A June 16-18 YouGov.com poll (at Page 25) reported that 47% of Americans in a sample of 1,000 U.S. citizens 18 and over had heard or heard about President Barack Obama's June 8 claim that "the private sector is doing fine."
The reaction of John Sides, an associate professor in the Department of Political Science at George Washington University, as picked up by Byron Tau at the Politico, is that this "low" percentage shows that "even after national headlines, some kinds of stories just don’t register to busy Americans who have more things to do than follow every jot and tittle of the news." You've got to be kidding me; 47% is amazingly high.
On June 13, the CBS Evening News devoted a story by David Martin to the Afghanistan death count reaching 2,000, as Martin interviewed a mother of a fallen Marine. CBS was alone. There was no story last week on the Afghanistan death “milestone” on ABC, NBC, the PBS NewsHour – or even on the MSNBC programs found in Nexis, including Rachel “Our Military’s In a Perilous Drift” Maddow.
But the networks were all more aggressive when the 2,000 mark arrived in Iraq on October 25, 2005. The Big Three networks devoted 14 morning and evening news stories to the death toll from October 24 through the end of October, and another 24 anchor briefs or mentions. They used the number to spell “disaster for this White House.”
The Tweet watchers at Michelle Malkin's Twitchy.com caught an Associated Press reporter seeking out (perhaps the term should be "solicitweeting," with "solicitweetion" as the related noun) negative comments about Mitch Daniels on Twitter earlier today from Purdue alumni and students about the appointment announced today of Indiana Governor Mitch Daniels to become that school's next president.
After the jump, readers will see AP reporter Tom LoBianco's birdbrained tweets, followed by what should be considered an embarrassing mistake in the copy of his co-authored story (saved here for future reference, fair use, and discussion purposes):
After duly noting that the percentage of big company CEOs planning to add workers and purchase additional capital equipment over the next six months had declined (from 42% to 36% and from 48% to 43%, respectively), Rugaber misrepresented reality when he wrote the following:
The U.S. Supreme Court is set to rule any day now on the constitutionality of ObamaCare, the centerpiece of Barack Obama’s presidency thus far. How the media cover such a decision remains to be seen, but between 2004 and 2008 the Court issued multiple rulings tossing out key elements of George W. Bush’s war on terrorism, the policy centerpiece of that administration.
The MRC studied how the broadcast networks covered those decisions overruling Bush’s policy on detaining terror suspects, looking at the ABC, CBS and NBC evening news coverage from the day each ruling was handed down — June 28, 2004, June 29, 2006 and June 12, 2008. On those nights, the networks aired a total of 15 stories about the Supreme Court rulings, totaling nearly 35 minutes of airtime. The results provide a template for how the networks might cover a decision voiding some or all of President Obama’s health care law — assuming network journalists approach their job without regard to partisanship, that is.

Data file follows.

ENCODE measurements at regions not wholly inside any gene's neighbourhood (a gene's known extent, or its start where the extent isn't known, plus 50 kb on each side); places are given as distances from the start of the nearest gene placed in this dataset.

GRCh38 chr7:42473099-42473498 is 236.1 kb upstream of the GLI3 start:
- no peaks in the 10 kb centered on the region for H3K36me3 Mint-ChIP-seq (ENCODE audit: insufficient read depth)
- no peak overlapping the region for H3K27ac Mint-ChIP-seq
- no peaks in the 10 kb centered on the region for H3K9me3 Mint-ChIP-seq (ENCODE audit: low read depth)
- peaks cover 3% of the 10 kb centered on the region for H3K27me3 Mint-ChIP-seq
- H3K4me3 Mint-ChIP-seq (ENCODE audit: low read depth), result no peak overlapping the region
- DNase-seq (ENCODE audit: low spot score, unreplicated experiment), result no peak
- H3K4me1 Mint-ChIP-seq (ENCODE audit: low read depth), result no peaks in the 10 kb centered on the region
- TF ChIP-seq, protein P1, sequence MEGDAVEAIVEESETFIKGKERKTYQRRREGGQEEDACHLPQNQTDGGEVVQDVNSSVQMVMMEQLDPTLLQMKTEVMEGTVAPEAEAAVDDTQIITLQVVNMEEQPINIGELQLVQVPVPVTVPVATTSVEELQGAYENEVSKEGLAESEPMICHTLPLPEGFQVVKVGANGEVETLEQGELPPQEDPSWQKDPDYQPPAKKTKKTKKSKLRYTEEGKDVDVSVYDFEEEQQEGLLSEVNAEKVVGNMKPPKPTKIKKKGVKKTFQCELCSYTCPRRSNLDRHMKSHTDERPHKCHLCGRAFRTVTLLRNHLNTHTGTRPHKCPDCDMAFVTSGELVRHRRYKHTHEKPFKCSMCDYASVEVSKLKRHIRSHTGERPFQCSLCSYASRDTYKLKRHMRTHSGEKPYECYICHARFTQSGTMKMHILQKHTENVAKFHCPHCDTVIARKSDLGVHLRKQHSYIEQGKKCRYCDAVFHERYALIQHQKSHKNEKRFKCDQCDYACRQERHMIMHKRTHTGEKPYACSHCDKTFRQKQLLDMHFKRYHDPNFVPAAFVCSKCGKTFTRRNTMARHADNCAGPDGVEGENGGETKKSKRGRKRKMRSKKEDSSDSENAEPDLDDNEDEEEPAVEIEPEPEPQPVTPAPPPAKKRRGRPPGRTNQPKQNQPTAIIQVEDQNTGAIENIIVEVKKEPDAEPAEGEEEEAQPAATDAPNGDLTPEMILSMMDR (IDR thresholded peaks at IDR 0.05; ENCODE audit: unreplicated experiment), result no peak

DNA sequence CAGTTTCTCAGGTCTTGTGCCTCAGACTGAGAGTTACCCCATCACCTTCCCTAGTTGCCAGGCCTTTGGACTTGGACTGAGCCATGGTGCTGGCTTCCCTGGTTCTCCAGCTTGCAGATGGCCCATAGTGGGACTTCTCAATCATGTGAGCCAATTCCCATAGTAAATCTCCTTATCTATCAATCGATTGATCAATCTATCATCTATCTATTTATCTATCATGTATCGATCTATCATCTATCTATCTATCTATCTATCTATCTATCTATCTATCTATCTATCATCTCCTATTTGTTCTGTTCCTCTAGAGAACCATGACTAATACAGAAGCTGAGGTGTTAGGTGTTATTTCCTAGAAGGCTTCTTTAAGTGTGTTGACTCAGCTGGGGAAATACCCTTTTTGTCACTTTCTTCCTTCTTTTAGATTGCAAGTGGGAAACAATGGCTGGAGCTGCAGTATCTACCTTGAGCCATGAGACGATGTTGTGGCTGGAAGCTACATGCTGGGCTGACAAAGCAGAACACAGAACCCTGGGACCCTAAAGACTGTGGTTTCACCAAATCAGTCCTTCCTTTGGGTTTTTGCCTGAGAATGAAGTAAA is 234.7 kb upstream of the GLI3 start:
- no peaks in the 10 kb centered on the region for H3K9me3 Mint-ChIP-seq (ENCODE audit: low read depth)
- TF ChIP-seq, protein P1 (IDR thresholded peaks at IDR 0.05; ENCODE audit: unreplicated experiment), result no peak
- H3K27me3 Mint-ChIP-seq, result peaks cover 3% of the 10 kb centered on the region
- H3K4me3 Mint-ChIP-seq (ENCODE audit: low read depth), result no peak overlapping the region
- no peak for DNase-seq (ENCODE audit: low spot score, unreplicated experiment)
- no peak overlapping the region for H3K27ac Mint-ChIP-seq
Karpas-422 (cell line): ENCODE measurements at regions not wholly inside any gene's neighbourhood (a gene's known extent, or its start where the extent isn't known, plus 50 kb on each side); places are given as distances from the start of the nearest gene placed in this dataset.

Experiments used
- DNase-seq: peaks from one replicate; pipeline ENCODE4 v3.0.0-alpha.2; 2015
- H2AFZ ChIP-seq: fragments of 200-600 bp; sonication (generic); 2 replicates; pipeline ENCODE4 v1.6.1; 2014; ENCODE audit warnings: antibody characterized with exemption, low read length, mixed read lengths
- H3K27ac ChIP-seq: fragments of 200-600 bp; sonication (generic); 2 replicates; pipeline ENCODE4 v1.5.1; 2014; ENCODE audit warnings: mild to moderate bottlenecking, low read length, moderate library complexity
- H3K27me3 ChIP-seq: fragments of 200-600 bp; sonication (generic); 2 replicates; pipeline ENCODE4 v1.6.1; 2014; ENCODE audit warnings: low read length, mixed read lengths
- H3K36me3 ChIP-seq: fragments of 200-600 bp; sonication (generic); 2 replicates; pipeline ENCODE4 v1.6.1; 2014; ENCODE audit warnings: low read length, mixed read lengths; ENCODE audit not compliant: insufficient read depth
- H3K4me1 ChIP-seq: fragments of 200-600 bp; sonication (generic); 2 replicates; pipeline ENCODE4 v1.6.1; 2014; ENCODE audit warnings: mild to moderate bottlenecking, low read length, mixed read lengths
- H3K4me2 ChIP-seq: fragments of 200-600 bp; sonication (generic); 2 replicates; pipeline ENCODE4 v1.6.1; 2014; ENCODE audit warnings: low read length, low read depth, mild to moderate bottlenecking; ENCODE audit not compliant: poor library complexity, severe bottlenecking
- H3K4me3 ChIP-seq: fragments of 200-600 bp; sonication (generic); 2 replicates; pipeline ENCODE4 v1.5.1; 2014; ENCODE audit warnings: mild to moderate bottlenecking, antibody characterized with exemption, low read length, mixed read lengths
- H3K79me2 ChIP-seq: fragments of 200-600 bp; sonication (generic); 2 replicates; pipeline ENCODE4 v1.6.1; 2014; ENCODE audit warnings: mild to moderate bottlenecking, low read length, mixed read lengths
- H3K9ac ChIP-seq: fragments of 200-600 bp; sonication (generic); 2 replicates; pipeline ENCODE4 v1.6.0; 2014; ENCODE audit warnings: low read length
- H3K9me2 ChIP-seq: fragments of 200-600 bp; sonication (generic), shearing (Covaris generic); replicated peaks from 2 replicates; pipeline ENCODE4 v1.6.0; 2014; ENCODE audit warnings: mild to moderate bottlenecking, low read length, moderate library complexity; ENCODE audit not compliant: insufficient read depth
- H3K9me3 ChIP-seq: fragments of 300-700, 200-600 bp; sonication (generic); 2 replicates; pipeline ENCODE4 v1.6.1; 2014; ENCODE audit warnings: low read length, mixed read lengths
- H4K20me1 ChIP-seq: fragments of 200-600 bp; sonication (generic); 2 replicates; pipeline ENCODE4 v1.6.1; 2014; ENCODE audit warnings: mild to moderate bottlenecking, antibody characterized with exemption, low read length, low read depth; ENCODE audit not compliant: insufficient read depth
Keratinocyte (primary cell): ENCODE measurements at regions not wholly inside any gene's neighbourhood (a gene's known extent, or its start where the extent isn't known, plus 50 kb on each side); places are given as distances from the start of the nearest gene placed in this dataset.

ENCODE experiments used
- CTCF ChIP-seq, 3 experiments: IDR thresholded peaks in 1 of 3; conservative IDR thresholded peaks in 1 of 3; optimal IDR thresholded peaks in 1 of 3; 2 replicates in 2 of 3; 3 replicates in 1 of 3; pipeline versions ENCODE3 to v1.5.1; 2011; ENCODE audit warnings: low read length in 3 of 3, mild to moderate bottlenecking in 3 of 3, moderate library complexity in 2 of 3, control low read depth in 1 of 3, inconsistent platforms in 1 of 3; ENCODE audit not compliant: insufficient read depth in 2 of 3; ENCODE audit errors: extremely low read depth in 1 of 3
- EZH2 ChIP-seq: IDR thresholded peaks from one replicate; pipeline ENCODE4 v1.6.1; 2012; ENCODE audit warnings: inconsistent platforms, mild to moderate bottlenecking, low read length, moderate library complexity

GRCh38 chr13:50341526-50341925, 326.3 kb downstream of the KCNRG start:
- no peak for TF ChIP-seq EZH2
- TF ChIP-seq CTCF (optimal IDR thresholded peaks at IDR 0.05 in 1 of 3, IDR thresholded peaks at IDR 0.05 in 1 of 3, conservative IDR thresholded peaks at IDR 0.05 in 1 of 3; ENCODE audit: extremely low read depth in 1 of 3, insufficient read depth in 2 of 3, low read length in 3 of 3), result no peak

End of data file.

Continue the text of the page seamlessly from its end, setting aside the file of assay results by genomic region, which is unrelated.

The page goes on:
On CNN Newsroom this morning, anchor Carol Costello reported on "Nuns on the Bus:"
"Normally, you see nuns working in their closely knit communities and religious orders. But a group of nuns in the United States, they are hitting the road," she reported. "They are taking a bus on nine-state tour. They are protesting the Ryan budget cuts they say will hurt the poor the most. The nuns are in Milwaukee today and that's where Ted Rowlands is. So the nuns are jumping into the political fray."
Back in 2009, U.S. Attorney General Eric Holder said we were "a nation of cowards" on matters of race. Permit me to be brave and run a few assertions by you just to see whether we're on the same page. There should be two standards for civilized conduct: one for whites, which is higher, and another for blacks, which is lower. In other words, in the name of justice and fair play, blacks should not be held accountable to the same standards that whites are and should not be criticized for conduct that we'd deem disgusting and racist if said or done by whites.
You say, "Williams, what in the world are you talking about?" Mitt Romney hasn't revealed all of his fall campaign strategy yet, but what if he launched a "White Americans for Romney" movement in an effort to get out the white vote? If the Romney campaign did that, there'd be a media-led outcry across the land, with charges ranging from racial insensitivity to outright racism. When President Barack Obama announced his 2012 launch of "African Americans for Obama" (http://www.youtube.com/watch?v=BdjoHA5ocwU), the silence was deafening. Should the same standards be applied to Obama as would be applied to Romney? The answer turns out to be no, because Obama is not held to the same standards as Romney.